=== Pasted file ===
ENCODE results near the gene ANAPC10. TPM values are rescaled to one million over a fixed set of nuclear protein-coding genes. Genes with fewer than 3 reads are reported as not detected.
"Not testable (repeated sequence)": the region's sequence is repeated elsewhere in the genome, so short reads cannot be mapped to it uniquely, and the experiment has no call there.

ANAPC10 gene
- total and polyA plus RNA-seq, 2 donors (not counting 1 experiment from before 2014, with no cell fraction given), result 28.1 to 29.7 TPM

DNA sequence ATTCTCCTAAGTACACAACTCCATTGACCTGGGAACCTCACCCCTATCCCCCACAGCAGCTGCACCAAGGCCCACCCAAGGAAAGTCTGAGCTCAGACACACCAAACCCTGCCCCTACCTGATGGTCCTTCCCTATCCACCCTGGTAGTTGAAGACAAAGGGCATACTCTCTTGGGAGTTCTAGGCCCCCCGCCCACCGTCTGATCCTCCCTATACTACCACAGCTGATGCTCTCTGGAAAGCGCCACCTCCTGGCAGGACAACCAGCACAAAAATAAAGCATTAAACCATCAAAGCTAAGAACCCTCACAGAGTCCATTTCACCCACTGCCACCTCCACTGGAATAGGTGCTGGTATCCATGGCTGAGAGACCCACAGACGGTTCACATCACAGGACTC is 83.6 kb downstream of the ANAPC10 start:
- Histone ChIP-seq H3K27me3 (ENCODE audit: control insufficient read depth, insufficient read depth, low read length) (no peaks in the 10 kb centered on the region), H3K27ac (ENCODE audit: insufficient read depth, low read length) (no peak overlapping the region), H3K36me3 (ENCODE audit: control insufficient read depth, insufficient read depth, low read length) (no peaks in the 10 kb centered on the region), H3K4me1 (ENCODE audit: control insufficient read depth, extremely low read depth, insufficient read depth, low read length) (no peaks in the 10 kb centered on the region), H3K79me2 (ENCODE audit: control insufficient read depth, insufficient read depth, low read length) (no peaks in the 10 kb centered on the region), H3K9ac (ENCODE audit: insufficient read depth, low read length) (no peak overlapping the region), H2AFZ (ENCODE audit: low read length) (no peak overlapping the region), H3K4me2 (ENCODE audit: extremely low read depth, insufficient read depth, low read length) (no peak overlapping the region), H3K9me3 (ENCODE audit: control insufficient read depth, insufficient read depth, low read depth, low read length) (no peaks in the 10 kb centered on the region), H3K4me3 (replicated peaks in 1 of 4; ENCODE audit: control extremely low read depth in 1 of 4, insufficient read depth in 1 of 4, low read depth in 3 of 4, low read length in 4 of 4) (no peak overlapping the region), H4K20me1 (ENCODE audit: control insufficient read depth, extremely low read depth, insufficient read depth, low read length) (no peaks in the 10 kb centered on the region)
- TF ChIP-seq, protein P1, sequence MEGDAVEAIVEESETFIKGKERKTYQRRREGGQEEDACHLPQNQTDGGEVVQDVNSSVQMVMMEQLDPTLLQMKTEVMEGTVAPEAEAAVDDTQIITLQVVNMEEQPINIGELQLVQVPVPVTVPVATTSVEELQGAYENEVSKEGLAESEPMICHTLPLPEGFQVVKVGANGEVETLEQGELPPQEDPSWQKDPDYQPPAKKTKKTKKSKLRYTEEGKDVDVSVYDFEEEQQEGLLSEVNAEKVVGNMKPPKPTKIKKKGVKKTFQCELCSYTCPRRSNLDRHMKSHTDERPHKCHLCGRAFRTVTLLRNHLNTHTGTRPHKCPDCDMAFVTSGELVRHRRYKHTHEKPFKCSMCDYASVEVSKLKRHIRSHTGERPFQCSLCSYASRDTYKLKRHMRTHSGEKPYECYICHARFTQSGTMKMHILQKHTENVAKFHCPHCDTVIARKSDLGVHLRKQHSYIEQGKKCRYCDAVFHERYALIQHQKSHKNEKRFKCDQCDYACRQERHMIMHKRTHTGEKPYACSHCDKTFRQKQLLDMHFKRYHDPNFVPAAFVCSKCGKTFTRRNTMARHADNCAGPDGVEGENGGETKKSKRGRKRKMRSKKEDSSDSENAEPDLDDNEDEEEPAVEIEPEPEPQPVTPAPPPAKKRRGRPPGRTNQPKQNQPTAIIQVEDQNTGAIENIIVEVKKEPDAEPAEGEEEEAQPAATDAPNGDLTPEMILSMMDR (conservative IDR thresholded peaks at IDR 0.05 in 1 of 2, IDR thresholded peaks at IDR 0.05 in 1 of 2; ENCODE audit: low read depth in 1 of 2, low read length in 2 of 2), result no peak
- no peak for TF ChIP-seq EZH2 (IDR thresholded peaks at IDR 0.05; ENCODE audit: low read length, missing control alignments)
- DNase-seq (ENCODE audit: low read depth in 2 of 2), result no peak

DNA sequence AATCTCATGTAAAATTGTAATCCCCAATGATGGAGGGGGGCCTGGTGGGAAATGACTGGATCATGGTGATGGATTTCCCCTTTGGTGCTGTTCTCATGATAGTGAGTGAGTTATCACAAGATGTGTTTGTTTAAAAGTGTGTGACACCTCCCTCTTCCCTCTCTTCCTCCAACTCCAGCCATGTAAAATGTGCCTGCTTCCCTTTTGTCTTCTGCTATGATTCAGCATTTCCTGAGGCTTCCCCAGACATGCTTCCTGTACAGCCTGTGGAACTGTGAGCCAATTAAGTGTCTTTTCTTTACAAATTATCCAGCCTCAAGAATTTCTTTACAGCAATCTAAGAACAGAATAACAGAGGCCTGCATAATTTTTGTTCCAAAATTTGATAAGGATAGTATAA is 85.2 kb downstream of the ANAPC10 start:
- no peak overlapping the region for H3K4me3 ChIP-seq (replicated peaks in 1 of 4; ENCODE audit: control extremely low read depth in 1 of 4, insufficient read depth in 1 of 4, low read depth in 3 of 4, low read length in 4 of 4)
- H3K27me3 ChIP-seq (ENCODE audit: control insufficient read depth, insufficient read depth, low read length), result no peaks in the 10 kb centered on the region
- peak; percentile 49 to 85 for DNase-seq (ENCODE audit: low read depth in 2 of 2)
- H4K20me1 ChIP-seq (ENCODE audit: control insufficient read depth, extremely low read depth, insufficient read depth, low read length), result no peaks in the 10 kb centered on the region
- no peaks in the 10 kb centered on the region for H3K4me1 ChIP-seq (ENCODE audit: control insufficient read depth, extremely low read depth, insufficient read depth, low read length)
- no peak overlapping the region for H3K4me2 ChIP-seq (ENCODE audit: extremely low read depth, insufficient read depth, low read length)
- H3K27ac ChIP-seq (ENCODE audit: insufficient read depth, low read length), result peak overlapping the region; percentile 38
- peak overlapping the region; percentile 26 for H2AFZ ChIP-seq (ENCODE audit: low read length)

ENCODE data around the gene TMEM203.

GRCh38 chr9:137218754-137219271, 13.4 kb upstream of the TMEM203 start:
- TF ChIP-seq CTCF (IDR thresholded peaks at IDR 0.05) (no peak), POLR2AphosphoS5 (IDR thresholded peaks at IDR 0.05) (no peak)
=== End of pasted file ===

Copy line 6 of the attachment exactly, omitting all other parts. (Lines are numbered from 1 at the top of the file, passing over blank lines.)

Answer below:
- Histone ChIP-seq H3K27me3 (ENCODE audit: control insufficient read depth, insufficient read depth, low read length) (no peaks in the 10 kb centered on the region), H3K27ac (ENCODE audit: insufficient read depth, low read length) (no peak overlapping the region), H3K36me3 (ENCODE audit: control insufficient read depth, insufficient read depth, low read length) (no peaks in the 10 kb centered on the region), H3K4me1 (ENCODE audit: control insufficient read depth, extremely low read depth, insufficient read depth, low read length) (no peaks in the 10 kb centered on the region), H3K79me2 (ENCODE audit: control insufficient read depth, insufficient read depth, low read length) (no peaks in the 10 kb centered on the region), H3K9ac (ENCODE audit: insufficient read depth, low read length) (no peak overlapping the region), H2AFZ (ENCODE audit: low read length) (no peak overlapping the region), H3K4me2 (ENCODE audit: extremely low read depth, insufficient read depth, low read length) (no peak overlapping the region), H3K9me3 (ENCODE audit: control insufficient read depth, insufficient read depth, low read depth, low read length) (no peaks in the 10 kb centered on the region), H3K4me3 (replicated peaks in 1 of 4; ENCODE audit: control extremely low read depth in 1 of 4, insufficient read depth in 1 of 4, low read depth in 3 of 4, low read length in 4 of 4) (no peak overlapping the region), H4K20me1 (ENCODE audit: control insufficient read depth, extremely low read depth, insufficient read depth, low read length) (no peaks in the 10 kb centered on the region)